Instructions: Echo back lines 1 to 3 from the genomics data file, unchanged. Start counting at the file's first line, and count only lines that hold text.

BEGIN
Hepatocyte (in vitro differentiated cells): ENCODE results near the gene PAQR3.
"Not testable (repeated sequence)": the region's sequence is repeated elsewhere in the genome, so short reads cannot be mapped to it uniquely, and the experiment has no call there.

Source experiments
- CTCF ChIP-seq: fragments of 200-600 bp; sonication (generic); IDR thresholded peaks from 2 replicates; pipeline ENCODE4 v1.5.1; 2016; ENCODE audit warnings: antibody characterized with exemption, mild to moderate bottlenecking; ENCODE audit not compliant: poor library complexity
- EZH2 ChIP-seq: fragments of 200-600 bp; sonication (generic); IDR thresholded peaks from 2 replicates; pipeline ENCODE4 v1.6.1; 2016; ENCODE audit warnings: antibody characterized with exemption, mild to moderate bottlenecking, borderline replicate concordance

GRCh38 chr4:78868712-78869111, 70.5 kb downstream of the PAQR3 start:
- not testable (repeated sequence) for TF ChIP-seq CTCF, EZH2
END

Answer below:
Hepatocyte (in vitro differentiated cells): ENCODE results near the gene PAQR3.
"Not testable (repeated sequence)": the region's sequence is repeated elsewhere in the genome, so short reads cannot be mapped to it uniquely, and the experiment has no call there.

Source experiments